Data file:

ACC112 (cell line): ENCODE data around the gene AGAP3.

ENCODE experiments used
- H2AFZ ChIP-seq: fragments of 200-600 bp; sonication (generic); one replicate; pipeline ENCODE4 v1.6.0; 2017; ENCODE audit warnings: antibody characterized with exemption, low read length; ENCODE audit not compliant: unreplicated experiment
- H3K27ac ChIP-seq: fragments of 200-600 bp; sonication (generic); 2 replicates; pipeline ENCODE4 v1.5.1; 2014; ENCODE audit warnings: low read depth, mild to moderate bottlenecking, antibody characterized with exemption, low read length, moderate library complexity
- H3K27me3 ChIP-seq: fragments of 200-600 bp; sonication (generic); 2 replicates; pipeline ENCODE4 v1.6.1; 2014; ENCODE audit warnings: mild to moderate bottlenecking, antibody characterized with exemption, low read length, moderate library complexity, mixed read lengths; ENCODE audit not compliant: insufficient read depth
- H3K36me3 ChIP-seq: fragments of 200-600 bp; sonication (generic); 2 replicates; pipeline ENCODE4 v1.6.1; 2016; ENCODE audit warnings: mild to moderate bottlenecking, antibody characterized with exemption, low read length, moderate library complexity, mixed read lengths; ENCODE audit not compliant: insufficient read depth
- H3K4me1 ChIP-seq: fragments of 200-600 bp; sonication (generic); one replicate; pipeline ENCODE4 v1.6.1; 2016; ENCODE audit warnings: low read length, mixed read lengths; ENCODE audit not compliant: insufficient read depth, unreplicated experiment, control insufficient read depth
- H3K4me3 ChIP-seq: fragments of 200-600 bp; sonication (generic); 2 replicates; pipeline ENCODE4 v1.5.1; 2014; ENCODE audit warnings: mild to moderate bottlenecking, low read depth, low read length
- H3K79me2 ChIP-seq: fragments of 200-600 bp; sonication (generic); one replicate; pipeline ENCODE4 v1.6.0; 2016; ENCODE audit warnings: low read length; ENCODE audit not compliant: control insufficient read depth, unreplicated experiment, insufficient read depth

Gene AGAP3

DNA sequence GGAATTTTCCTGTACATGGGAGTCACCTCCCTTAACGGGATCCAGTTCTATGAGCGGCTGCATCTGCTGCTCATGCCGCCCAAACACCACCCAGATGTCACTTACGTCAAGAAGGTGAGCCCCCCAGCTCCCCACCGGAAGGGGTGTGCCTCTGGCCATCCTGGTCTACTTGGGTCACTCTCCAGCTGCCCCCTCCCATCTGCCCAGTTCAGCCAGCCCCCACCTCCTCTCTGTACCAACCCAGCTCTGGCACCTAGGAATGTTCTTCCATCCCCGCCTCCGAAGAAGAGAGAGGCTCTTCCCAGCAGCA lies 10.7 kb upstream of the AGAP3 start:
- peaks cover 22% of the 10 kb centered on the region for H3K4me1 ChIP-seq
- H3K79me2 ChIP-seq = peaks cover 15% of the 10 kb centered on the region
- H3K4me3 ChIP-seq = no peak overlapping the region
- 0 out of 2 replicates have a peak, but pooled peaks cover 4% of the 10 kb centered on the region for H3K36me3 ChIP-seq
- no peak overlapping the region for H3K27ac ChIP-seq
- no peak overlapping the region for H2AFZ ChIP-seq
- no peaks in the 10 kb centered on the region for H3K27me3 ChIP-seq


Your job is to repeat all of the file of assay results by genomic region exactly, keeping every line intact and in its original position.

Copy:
ACC112 (cell line): ENCODE data around the gene AGAP3.

ENCODE experiments used
- H2AFZ ChIP-seq: fragments of 200-600 bp; sonication (generic); one replicate; pipeline ENCODE4 v1.6.0; 2017; ENCODE audit warnings: antibody characterized with exemption, low read length; ENCODE audit not compliant: unreplicated experiment
- H3K27ac ChIP-seq: fragments of 200-600 bp; sonication (generic); 2 replicates; pipeline ENCODE4 v1.5.1; 2014; ENCODE audit warnings: low read depth, mild to moderate bottlenecking, antibody characterized with exemption, low read length, moderate library complexity
- H3K27me3 ChIP-seq: fragments of 200-600 bp; sonication (generic); 2 replicates; pipeline ENCODE4 v1.6.1; 2014; ENCODE audit warnings: mild to moderate bottlenecking, antibody characterized with exemption, low read length, moderate library complexity, mixed read lengths; ENCODE audit not compliant: insufficient read depth
- H3K36me3 ChIP-seq: fragments of 200-600 bp; sonication (generic); 2 replicates; pipeline ENCODE4 v1.6.1; 2016; ENCODE audit warnings: mild to moderate bottlenecking, antibody characterized with exemption, low read length, moderate library complexity, mixed read lengths; ENCODE audit not compliant: insufficient read depth
- H3K4me1 ChIP-seq: fragments of 200-600 bp; sonication (generic); one replicate; pipeline ENCODE4 v1.6.1; 2016; ENCODE audit warnings: low read length, mixed read lengths; ENCODE audit not compliant: insufficient read depth, unreplicated experiment, control insufficient read depth
- H3K4me3 ChIP-seq: fragments of 200-600 bp; sonication (generic); 2 replicates; pipeline ENCODE4 v1.5.1; 2014; ENCODE audit warnings: mild to moderate bottlenecking, low read depth, low read length
- H3K79me2 ChIP-seq: fragments of 200-600 bp; sonication (generic); one replicate; pipeline ENCODE4 v1.6.0; 2016; ENCODE audit warnings: low read length; ENCODE audit not compliant: control insufficient read depth, unreplicated experiment, insufficient read depth

Gene AGAP3

DNA sequence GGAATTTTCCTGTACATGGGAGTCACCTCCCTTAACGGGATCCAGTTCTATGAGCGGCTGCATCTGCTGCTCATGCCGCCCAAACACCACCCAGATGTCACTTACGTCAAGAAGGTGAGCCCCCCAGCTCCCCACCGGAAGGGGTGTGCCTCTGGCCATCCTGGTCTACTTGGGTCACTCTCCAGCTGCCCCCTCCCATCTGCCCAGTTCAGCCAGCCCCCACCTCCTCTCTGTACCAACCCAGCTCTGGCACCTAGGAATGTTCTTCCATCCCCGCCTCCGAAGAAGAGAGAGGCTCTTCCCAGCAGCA lies 10.7 kb upstream of the AGAP3 start:
- peaks cover 22% of the 10 kb centered on the region for H3K4me1 ChIP-seq
- H3K79me2 ChIP-seq = peaks cover 15% of the 10 kb centered on the region
- H3K4me3 ChIP-seq = no peak overlapping the region
- 0 out of 2 replicates have a peak, but pooled peaks cover 4% of the 10 kb centered on the region for H3K36me3 ChIP-seq
- no peak overlapping the region for H3K27ac ChIP-seq
- no peak overlapping the region for H2AFZ ChIP-seq
- no peaks in the 10 kb centered on the region for H3K27me3 ChIP-seq